Deem v. BB&T Corporation
UNPUBLISHED UNITED STATES COURT OF APPEALS FOR THE FOURTH CIRCUIT
BERNICE DEEM, Plaintiff - Appellant, v. BB&T CORPORATION, a North Carolina Corporation; PHYLLIS H. ARNOLD, Defendants - Appellees.
Appeal from the United States District Court for the Southern District of West Virginia, at Charleston. Joseph R. Goodwin, Chief District Judge. (2:06-cv-00343)
March 19, 2008
May 28, 2008
Before MICHAEL and GREGORY, Circuit Judges, and Jane R. ROTH, Senior Circuit Judge of the United States Court of Appeals for the Third Circuit, sitting by designation.
Affirmed by unpublished per curiam opinion.
ARGUED: Leman Walton Auvil, RUSEN & AUVIL, Parkersburg, West Virginia, for Appellant. Jill E. Hall, BOWLES, RICE, MCDAVID, GRAFF & LOVE, P.L.L.C., Charleston, West Virginia, for Appellees. ON BRIEF: Ricklin Brown, Mark H. Dellinger, BOWLES, RICE, MCDAVID, GRAFF & LOVE, P.L.L.C., Charleston, West Virginia, for Appellees.
Unpublished opinions are not binding precedent in this circuit.
PER CURIAM: Bernice Deem (Deem) appeals the district court's
dismissal of her complaint alleging breach of contract and other West Virginia state law claims against BB&T Corporation and Phyllis Arnold (collectively, BB&T) regarding the payment of severance benefits. We affirm. This case stems from a gender discrimination claim that Deem asserted against her employer, One Valley Bancorp, Inc. (One Valley). Deem and One Valley settled the claim by entering into a The contract provided
settlement contract, dated July 29, 1998.
that Deem would have "employment status" with One Valley as a paid consultant until the earlier of August 31, 2007, or a merger or acquisition involving One Valley "which results in change-incontrol." J.A. 35-36. The contract also provided that if a change
in control occurred, Deem would be paid according to the One Valley employee severance policy and that all other obligations under the contract would then cease. As all parties concede, One Valley's
severance policy is governed by the federal Employee Retirement Income Security Program (ERISA), 29 U.S.C. §§ 1001-3007. On July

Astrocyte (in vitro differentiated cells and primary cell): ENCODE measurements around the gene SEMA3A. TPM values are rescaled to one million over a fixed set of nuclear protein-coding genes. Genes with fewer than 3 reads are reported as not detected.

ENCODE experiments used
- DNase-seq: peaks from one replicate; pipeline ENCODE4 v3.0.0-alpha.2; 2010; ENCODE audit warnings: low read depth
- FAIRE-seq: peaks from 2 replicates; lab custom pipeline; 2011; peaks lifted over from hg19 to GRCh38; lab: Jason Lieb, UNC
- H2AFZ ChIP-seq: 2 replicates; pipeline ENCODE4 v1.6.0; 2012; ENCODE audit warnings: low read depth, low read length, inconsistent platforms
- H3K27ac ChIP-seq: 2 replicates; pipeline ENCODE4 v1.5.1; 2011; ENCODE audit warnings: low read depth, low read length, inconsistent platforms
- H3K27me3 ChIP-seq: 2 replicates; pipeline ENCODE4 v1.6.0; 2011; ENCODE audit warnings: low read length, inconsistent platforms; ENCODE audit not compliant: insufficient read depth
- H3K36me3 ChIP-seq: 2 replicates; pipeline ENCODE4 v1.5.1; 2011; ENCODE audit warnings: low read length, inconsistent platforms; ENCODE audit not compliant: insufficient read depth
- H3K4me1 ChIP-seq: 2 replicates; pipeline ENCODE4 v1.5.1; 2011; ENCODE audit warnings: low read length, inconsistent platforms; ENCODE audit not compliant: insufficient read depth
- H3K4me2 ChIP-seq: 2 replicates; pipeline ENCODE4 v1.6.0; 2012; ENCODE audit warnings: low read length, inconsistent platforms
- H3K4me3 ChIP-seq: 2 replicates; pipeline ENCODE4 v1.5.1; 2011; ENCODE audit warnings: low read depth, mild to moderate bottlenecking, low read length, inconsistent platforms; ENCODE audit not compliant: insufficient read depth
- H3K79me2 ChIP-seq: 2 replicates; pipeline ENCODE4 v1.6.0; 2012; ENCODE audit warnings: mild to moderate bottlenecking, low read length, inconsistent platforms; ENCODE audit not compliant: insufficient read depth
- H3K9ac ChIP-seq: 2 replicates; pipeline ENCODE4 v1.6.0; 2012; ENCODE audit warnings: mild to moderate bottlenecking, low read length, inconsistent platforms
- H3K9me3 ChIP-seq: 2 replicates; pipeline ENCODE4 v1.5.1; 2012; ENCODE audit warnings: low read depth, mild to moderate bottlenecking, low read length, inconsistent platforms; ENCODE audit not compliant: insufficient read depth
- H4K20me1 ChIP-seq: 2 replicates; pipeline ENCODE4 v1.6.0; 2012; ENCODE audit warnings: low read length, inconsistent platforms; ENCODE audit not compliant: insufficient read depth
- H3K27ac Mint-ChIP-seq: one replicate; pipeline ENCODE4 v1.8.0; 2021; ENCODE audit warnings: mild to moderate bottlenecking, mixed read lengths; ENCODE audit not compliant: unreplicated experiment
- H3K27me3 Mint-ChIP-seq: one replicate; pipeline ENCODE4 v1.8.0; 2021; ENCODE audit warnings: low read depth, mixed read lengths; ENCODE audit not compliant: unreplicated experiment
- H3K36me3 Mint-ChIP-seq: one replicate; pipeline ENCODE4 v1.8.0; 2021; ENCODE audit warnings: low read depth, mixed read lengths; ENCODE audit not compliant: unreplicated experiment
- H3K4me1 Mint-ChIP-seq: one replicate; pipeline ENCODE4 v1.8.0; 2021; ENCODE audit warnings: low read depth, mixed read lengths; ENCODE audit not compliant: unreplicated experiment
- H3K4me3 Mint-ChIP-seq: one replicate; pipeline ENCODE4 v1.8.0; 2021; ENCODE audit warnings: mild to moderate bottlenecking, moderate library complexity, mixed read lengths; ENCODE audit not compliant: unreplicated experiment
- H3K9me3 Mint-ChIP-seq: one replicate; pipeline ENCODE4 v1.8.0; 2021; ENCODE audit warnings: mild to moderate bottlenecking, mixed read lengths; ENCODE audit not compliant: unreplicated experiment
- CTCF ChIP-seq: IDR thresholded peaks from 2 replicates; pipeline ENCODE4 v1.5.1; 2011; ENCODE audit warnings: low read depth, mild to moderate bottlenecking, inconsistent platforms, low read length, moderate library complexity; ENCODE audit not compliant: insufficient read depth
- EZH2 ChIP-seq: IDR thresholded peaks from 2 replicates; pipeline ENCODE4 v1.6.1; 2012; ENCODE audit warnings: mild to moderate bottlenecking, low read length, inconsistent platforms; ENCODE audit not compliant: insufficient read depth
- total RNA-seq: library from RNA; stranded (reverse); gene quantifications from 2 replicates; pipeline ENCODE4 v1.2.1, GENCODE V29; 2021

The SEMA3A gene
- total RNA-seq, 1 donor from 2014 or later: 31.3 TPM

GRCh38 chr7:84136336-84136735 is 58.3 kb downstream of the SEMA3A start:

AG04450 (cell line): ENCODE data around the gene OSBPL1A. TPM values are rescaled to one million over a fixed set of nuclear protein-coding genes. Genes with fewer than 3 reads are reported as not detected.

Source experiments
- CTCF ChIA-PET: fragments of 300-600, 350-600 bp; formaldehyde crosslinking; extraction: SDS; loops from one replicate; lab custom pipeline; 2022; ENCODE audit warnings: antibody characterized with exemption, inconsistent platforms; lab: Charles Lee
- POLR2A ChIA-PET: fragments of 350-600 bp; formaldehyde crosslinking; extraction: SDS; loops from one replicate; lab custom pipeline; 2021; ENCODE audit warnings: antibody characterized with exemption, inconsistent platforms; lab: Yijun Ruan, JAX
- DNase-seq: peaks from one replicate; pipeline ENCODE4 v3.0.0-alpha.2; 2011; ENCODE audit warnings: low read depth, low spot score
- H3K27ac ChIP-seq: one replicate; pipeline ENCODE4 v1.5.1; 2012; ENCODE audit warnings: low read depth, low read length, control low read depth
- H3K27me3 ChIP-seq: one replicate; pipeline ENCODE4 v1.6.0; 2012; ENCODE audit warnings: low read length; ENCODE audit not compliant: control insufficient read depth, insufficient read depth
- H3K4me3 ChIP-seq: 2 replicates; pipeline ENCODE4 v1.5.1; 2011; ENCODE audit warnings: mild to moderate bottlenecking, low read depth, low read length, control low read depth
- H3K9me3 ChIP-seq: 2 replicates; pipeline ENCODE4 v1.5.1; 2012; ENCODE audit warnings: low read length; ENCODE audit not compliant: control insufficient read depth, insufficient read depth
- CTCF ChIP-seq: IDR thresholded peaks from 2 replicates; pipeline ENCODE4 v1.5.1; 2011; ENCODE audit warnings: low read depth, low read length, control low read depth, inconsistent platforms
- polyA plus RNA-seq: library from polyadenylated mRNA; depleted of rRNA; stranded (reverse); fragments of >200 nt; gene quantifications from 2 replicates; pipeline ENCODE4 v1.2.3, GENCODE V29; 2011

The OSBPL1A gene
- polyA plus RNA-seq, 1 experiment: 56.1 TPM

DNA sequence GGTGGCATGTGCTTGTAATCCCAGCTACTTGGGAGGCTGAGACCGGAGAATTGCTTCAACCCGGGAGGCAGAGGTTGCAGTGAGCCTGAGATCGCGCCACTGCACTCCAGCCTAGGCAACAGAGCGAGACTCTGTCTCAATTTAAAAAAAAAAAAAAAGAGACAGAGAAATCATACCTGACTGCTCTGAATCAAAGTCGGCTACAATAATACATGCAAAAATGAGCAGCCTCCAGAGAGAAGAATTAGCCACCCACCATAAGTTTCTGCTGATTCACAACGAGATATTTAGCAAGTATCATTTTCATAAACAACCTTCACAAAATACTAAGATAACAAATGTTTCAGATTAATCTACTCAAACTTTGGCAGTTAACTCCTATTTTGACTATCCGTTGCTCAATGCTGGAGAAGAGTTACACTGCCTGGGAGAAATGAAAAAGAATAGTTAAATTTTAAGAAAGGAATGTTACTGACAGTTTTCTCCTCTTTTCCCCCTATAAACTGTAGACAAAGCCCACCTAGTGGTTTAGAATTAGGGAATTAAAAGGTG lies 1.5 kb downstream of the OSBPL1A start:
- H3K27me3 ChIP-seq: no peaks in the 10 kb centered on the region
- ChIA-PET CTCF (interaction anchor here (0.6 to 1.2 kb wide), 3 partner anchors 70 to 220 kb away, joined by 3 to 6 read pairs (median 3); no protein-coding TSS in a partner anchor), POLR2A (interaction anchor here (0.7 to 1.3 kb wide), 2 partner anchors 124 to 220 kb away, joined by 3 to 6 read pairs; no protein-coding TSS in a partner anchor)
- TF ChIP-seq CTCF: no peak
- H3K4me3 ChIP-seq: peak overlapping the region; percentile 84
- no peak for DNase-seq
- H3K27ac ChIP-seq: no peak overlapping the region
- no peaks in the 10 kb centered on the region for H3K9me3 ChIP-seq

6, 2000, BB&T acquired One Valley, triggering the change-in-control provision in the settlement contract. BB&T promptly sent a
severance check to Deem.
Deem did not deposit or endorse this
check because she believed that her severance payment had not been properly calculated. She then filed this lawsuit in state court,
which BB&T then removed to U.S. district court.
alleged breach of her settlement contract and asserted other state law claims relating to the calculation and amount of her severance benefits. The district court concluded that Deem's claims were completely preempted by ERISA under Aetna Health, Inc. v. Davila, 542 U.S. 200 (2004), and Sonoco Products Co. v. Physicians Health Plan, Inc., 338 F.3d 366 (4th Cir. 2003). The district court
explained that Deem's claims involved the calculation of her benefits under the ERISA-governed severance plan. As a result,
Deem had standing to bring her claims under ERISA § 502, her claims fell within the scope of ERISA, and resolution of her claims required interpretation of the ERISA plan. 338 F.3d at 372. See Sonoco Prods. Co.,
As the district court noted, Deem was required to
exhaust her administrative remedies under the plan prior to filing an ERISA claim in federal court. See Gayle v. United Parcel Serv., Because Deem failed to
Inc., 401 F.3d 222, 226 (4th Cir. 2005).
exhaust administrative remedies, the district court was correct in dismissing her complaint. of the district court. Accordingly, we affirm on the reasoning
See Deem v. BB&T Corp., No. 2:06-cv-00343
(S.D. W.Va. June 25, 2007). AFFIRMED
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